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Martone: Things I won't miss about Pap

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Martone: Things I won't miss about Pap

I wish I could say I'll miss him.

The steady-as-a-piston 30 saves a season? The structure he's brought to the Red Sox bullpen over the last six years? His goofiness? His general likeability? Yeah, I'll miss all that. And while this may get me kicked out of the Purists' Circle, I'll even miss those crashing opening notes of "I'm Shipping Up To Boston", which the Fenway audio crew would have playing within seconds of the third out in the bottom of the eighth.

Here's what I won't miss about Jonathan Papelbon:

The interminable delays as he stood there on the rubber, staring in, his cap pulled down to eyebrow level, shaking off his catcher, shaking him off, shaking him off, until finally the poor sap would call time and trot out there for a three-second conversation. (I could never figure it. What can you say in three seconds other than "Fastball" or "cutter" or "slider"? How was that not one of the signs?) The just-as-interminable number of foul balls, as hitters managed to spoil one pitch after another. Which would, inevitably, lead to baserunners, sometimes more than one. He would succeed (far) more often than not, but those soul-draining, enthusiasm-sucking, 26-pitches-in-24-minutes innings . . . they'd take something out of you.

I'm not much for form over content, generally, but there was something about Papelbon's lack of artistry that just wore on me over the years. He'd drag the game to a halt, right at the time when the tension and excitement should be its peak, and it bothered me. (Let me back in, Purists!) Especially when compared to the android-like efficiency of Mariano Rivera, who could do the same job in one-third the time with one-fourth the number of pitches.

And I've been around long enough to know that -- while you're screwed if you have a bad closer -- you don't need a great one to survive. Some teams use a different one every year, usually for financial reasons, and do just fine. (Hello there, Joe Maddon.) If Ben Cherington declined to match what appears to be an overly generous proposal from the Phillies, I can't say I blame him.

Don't get me wrong; I liked Pap. How could you not? He was the closer in a glorious period in Red Sox history, and I'll always remember him fondly.

But not having to watch him night after night anymore . . . not shedding any tears over that.

Miller, Krejci game-time decisions tonight; O'Gara called up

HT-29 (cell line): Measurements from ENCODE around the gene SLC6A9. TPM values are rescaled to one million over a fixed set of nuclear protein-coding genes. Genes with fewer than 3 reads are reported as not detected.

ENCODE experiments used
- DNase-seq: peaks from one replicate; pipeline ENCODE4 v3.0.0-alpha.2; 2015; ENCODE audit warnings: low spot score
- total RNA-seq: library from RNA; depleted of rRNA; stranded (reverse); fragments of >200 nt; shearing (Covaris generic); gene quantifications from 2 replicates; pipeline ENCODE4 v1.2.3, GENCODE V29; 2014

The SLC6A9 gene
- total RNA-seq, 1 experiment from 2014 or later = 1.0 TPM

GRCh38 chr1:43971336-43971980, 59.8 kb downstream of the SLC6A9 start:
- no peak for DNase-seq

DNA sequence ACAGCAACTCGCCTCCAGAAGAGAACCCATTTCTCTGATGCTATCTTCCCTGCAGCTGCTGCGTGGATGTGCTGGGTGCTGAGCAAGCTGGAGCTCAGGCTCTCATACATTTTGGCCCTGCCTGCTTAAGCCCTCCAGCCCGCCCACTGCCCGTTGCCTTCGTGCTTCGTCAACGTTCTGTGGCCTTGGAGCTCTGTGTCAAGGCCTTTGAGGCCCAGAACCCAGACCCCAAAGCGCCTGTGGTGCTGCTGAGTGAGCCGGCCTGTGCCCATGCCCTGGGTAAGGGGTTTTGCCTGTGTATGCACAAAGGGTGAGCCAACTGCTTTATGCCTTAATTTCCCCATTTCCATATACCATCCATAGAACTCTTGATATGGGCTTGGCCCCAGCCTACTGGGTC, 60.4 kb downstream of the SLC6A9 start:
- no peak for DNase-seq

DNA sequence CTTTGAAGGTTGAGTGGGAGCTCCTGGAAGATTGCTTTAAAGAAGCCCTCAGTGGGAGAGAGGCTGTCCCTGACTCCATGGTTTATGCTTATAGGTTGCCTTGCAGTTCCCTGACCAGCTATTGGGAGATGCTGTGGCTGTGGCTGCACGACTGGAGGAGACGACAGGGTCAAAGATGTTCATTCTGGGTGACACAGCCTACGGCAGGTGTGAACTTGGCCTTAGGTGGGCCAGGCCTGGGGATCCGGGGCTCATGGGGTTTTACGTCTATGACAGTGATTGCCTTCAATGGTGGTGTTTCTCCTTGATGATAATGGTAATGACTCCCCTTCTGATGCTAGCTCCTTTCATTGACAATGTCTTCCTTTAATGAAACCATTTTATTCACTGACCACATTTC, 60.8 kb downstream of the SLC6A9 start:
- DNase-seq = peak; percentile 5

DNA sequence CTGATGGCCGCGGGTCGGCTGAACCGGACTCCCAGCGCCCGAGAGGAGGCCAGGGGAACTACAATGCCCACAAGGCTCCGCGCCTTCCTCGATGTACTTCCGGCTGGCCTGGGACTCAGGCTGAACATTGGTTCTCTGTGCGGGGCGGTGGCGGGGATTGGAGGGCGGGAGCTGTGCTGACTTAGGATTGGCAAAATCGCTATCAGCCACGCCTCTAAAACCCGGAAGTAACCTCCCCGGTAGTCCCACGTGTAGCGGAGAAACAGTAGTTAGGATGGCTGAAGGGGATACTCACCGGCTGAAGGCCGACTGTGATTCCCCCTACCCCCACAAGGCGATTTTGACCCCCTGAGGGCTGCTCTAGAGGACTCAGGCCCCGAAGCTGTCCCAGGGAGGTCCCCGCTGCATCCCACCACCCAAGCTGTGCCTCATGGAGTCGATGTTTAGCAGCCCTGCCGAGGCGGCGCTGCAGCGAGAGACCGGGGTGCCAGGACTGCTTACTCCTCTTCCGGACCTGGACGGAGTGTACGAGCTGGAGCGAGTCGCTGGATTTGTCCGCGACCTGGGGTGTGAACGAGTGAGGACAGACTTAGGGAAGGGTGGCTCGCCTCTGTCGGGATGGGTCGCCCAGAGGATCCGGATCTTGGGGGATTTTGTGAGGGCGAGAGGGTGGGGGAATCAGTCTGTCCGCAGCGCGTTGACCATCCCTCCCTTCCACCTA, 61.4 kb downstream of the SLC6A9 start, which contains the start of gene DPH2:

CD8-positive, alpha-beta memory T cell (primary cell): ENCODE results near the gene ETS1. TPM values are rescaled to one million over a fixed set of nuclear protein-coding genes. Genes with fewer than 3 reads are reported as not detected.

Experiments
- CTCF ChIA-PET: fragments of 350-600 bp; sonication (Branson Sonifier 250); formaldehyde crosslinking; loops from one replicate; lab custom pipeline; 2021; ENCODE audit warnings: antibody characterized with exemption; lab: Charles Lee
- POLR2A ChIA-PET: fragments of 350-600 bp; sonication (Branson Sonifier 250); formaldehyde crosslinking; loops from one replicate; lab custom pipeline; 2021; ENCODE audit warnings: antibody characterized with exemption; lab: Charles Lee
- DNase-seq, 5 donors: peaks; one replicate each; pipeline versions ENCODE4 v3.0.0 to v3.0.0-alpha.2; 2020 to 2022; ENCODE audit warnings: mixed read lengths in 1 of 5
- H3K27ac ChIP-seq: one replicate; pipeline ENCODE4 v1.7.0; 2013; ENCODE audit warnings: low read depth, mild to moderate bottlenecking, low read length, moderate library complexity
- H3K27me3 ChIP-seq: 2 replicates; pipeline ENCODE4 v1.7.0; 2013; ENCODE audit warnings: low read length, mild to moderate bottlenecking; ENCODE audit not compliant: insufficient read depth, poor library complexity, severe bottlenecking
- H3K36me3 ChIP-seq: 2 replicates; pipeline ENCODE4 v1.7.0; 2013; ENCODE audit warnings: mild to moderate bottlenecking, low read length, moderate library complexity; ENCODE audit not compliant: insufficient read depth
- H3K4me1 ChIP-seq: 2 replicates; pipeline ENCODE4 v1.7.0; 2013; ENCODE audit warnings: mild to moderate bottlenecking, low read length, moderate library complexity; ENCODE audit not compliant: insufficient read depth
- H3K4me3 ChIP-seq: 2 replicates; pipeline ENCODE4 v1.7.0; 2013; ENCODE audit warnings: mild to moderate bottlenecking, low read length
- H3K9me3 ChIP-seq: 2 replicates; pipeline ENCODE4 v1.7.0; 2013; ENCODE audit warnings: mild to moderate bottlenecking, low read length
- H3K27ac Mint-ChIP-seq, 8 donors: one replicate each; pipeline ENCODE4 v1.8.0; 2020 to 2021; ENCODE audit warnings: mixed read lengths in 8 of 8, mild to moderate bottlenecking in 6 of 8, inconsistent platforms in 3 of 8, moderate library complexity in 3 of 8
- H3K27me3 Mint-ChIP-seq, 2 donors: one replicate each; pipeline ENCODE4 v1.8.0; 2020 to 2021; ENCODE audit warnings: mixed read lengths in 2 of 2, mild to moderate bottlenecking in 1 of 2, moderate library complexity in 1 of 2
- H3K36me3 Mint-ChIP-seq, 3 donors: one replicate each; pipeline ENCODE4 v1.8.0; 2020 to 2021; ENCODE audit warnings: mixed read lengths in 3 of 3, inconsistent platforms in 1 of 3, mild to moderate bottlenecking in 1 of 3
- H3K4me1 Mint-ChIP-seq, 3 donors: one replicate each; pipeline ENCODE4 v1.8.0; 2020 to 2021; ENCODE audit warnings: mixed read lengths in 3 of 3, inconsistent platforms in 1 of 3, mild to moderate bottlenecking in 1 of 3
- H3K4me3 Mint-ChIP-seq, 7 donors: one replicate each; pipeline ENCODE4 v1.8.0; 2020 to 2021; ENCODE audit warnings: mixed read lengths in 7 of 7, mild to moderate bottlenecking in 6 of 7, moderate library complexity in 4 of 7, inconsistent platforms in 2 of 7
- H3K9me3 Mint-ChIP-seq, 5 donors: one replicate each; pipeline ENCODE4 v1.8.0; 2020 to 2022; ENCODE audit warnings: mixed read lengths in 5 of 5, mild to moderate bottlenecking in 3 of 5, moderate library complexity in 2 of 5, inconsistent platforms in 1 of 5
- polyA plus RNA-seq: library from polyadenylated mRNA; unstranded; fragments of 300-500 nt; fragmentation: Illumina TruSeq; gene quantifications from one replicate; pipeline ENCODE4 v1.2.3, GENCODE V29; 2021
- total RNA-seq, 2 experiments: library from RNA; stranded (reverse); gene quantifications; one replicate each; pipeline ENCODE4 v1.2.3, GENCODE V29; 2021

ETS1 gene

Miller, Krejci game-time decisions tonight; O'Gara called up

BRIGHTON, Mass – It wouldn’t be a Bruins game this season if there weren’t some health question marks entering a game night, so the B’s will once again have a few players up in the air for the lineup tonight against the Buffalo Sabres.

http://www.nbcsports.com/boston/bruins/bruins-goalie-decisions-may-become-tougher-you-might-think?int

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David Krejci (back) and Kevan Miller (upper body) were both on the ice prior to morning skate and Krejci participated in the optional practice, along with Patrice Bergeron and a handful of others on Saturday morning at Warrior Ice Arena. Krejci and Miller were termed game-time decisions based on the way things went this morning and Bruins coach Bruce Cassidy could have more lineup juggling in front of him based on those players.

Krejci said he was taking things “day-by-day”, but didn’t think it was going to be a long-term injury even if he misses the game.

“We’ll kind of take it day-by-day and we’ll see. I feel better than two days ago, so I guess we’ll be taking it day-by-day,” said Krejci. “I got hit in the last game and that forced me to leave the game. It’s a brand new injury and it just happened the other day. So that’s what it is.

“I don’t think it’s an injury that would be long term. It’s just one of these things that happens [during the games]. I wouldn’t lie to you if it was something that was a week or two weeks. We’ll just see how I feel later tonight. Injuries happen to every team. Hopefully, this is it for us here early in the season, and down the stretch, we’ll be healthy pushing for the playoffs.”

First the definite situations for the Black and Gold: Bergeron will play for the second game in a row and Paul Postma will be in the lineup, with Adam McQuaid shelved for the next couple of months with a broken leg. Beyond that, the Bruins could swing Miller from the left side to the right side if he plays, Charlie McAvoy could be added to the penalty kill and David Backes could end up playing some center if Matt Beleskey draws back into the lineup.

“We’ll probably move people around. [David] Backes, [Tim] Schaller has played some center over the years and obviously [Patrice] Bergeron looks like he’s going to play,” said Cassidy. “I think we’ll be okay. We sat out a forward the [Thursday vs. the Canucks], so we’ll move people around.

“Kevan will be a game-time decision, so we had a discussion about that and we’ll look into that as well. [Krejci] got hit in the lower back the other night, tried to finish and it’s one of those ones where at puck drop we’ll know.”

Robbie O’Gara popped on the Bruins roster on their team website early on Saturday afternoon, so the Yale alum will get the call if Miller can’t answer the bell on Saturday night. Another piece of good news: Noel Acciari skated with the injured players ahead of the morning skate and appears to be progressing slowly from his broken finger.  

Anything, it seems, is possible for these banged-up B’s as another body drops with each passing game or practice. Here are the projected line combos and D-pairings vs. the Sabres based on an optional morning skate:

Marchand-Bergeron-Bjork

DeBrusk-Krejci-Pastrnak

Schaller-Nash-Backes

Beleskey-Kuraly-Agostino

 
Chara-McAvoy

Krug-Carlo

O’Gara/Miller-Postma

 
Khudobin